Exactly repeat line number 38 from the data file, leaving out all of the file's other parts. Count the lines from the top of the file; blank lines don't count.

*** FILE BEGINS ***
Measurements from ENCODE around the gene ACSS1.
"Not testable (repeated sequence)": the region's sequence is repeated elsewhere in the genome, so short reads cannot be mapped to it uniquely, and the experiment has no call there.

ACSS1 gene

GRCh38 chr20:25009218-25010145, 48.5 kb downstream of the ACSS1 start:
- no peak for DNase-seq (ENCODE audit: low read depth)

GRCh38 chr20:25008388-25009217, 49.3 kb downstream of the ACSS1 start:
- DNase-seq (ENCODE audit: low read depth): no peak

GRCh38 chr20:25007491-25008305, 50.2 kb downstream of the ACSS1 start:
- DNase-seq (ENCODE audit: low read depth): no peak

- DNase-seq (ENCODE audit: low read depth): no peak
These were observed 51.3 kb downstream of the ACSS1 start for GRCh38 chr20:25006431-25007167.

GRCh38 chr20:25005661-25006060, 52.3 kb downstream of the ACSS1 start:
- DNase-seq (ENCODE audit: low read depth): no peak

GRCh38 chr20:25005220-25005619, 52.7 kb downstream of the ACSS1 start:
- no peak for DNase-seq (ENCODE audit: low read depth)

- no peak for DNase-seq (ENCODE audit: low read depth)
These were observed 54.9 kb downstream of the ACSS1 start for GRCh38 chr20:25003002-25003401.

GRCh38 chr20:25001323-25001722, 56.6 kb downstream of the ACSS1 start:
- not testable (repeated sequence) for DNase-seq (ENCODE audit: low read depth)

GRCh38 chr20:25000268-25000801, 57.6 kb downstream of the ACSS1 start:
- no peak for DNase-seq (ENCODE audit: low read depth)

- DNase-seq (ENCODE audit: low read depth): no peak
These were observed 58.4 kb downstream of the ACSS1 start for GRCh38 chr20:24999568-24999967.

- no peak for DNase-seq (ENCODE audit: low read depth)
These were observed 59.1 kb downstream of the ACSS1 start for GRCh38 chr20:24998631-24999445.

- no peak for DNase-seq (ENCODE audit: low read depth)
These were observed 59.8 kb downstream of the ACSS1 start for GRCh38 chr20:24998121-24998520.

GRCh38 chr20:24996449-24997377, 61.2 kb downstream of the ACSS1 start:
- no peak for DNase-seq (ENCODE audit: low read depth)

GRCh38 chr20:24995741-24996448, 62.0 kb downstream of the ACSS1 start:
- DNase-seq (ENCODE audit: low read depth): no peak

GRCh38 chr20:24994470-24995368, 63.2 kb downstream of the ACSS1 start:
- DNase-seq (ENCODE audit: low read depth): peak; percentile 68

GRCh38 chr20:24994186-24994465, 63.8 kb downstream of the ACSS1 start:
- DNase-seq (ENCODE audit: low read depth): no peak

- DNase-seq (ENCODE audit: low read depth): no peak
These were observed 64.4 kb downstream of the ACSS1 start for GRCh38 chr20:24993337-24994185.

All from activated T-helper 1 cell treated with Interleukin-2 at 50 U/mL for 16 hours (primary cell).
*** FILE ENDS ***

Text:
All from activated T-helper 1 cell treated with Interleukin-2 at 50 U/mL for 16 hours (primary cell).